If you don’t have the budget to hire a full-time marketer for your small business, finding the right freelance marketer can cause a lot of stress. Whether you’re hiring this marketer to help you with your social media advertising, to manage your blog, create a logo, or to do market research for you—you want to make sure your money is going to the right person.

 

There are many articles and Youtube videos online talking about how to “Hire Freelancers Without Losing Your Mind” or “The case for hiring a freelance marketer.” However, these posts only gloss over the reason why you need a freelance marketer. Chances are, if you’re already searching for someone to help you with your marketing, you already know that you can’t do it on your own and that there are several ways a freelance marketer can help you grow your business.

 

What you really need is an easy solution to know whether or not your potential hire is up-to-snuff. The easiest way to know whether or not your time and money are going to be wasted is to note what questions the freelancer is asking you.

 

The right questions lead to the right solutions

After vetting several marketplaces and individual freelancers, you’ll eventually come upon two to three that seem capable of solving your marketing problems. When you’re interviewing them, take note of the questions they are asking you.

 

Of course, they will most likely start by giving you a background of their skills and why they’re qualified for the job, but if they are being interviewed by you—you already know they are qualified. What you really want to know is if they are attentive enough to get the job done without any miscommunication.

 

If all the candidate does is boast about their skills and expertise, warning sirens should start going off in your head. You will want to hire a freelance marketer that asks you:

  • Who is your target customer (age, gender, location, job role, etc.)?
  • What do you want people to do when they visit your site? What is the #1 thing?
  • What are the key features of your product or service?
  • Describe your current process of making a sale to your ideal client, right from prospecting through to completion of a deal. Be as specific as possible.
  • What are your current content assets?
  • Do you have direct competitors that you want to outperform?

 

Depending on the specific tasks you want to give them, the more direct these questions are to the problem at hand, the more confidence you can have in your decision to hire them. The wording might end up being different, but questions like these are what you should be looking for before asking for an invoice and a contract.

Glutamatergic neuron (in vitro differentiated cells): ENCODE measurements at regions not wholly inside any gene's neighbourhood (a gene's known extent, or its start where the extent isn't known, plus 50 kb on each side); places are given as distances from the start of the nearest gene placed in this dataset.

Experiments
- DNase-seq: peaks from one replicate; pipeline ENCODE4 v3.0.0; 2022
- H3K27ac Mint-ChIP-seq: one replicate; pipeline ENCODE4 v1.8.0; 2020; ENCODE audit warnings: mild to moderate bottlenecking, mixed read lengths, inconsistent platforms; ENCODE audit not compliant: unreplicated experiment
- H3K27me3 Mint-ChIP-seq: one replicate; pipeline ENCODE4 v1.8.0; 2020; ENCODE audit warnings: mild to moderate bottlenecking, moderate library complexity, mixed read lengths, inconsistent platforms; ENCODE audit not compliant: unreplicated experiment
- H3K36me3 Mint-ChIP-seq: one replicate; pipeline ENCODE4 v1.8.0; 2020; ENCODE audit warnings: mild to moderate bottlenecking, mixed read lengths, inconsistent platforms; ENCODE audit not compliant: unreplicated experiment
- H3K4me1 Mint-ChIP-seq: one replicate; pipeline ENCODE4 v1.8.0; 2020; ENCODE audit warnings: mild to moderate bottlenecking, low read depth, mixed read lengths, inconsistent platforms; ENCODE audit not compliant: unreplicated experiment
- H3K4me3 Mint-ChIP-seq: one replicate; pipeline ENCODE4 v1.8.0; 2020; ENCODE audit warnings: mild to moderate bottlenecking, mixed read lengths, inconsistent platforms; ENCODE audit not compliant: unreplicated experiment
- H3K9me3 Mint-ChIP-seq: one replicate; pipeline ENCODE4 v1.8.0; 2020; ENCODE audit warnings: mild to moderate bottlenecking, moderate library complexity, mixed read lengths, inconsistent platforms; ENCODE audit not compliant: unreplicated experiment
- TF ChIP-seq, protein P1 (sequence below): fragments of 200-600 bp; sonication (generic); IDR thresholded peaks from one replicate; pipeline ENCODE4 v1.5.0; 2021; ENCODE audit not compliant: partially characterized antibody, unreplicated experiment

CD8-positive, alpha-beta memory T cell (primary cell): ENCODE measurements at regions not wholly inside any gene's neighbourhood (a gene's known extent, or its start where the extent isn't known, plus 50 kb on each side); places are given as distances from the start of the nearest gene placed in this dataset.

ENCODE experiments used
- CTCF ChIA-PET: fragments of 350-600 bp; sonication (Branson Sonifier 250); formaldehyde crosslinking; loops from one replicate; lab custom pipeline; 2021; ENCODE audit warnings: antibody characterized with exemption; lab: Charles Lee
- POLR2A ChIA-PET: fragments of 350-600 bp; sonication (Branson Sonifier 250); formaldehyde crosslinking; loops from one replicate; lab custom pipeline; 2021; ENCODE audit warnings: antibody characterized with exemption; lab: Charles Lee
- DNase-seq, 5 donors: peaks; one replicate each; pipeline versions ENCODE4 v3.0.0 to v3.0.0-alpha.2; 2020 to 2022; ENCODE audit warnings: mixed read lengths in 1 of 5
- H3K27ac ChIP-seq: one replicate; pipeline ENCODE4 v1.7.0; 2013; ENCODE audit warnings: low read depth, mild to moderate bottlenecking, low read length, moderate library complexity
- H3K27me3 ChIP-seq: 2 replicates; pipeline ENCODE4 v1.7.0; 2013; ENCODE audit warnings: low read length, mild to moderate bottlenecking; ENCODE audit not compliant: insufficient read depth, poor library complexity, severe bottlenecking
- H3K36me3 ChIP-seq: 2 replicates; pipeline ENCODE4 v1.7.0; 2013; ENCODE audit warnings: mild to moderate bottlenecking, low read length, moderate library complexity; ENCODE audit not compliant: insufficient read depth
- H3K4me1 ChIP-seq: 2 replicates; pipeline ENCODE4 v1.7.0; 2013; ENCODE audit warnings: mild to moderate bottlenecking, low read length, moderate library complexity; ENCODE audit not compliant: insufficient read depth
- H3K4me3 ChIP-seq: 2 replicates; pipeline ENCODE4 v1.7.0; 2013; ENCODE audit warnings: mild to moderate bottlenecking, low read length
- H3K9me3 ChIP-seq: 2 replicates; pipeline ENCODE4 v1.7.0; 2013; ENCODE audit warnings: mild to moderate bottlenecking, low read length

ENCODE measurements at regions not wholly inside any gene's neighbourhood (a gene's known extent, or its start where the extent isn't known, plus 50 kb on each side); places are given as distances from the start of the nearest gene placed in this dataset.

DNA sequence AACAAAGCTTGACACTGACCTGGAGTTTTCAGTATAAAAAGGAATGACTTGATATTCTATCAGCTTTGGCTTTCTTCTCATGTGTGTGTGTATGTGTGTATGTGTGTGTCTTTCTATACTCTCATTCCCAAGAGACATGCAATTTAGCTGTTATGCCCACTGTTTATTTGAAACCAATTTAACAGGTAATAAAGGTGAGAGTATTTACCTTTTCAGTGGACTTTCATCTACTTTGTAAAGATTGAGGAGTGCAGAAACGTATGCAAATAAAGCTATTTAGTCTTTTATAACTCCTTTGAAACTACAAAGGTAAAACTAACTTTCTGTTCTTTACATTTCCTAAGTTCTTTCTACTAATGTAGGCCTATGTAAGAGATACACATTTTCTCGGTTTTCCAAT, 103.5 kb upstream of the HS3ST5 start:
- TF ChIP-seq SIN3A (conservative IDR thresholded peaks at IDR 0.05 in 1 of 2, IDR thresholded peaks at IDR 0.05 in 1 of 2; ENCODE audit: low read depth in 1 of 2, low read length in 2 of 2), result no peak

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dont-price-your-services-too-low

Don’t Price Your Services Too Low

You are seen as a risk if you cheapen the value of your work

When pricing your services, it is extremely vital that you don’t provide a low price point because you’re afraid of losing the prospect. Yes, sometimes clients shop for price—these aren’t the people you want to serve. You want to work with clients that are shopping for value, that are willing to pay for the result of the work rather than the time it takes to get it done.

 

When you provide a low price, you cheapen the value of your work. You tell the client, “my work costs this much because I’m not confident that I will be able to succeed.” When you charge a premium price you are telling the client, “you are paying for the revenue that this work will get you.” This doesn’t mean that you can guarantee that you will bring your client more revenue, but the price does allude to the success you’ve brought to previous clients.

 

Can they afford your work?

When pricing your services, always make sure you have an estimate of their total budget. This budget includes the pricing of your services and all of the other costs involved in hiring you. In marketing for example, if you’re charging $2,000 a month to manage ads, that may be too high a price if the business only has a monthly ad spend budget of $300. If however, they spend $10,000 a month on ads then your services are reasonably priced.

 

There is a lot of thought that most go into how you charge your clients, but you should always try to avoid pricing your services by time spent. The only moment charging by time is relevant is if your physical presence is required for the job (or if the client’s brand is so big that working for them will elevate your own brand). 

 

In most cases, if you are doing your work remotely, you’re a creative vendor, or you provide consulting services—you should charge by value and intended results rather than by time. And make sure the price is relative to the size of the client and how much revenue they make.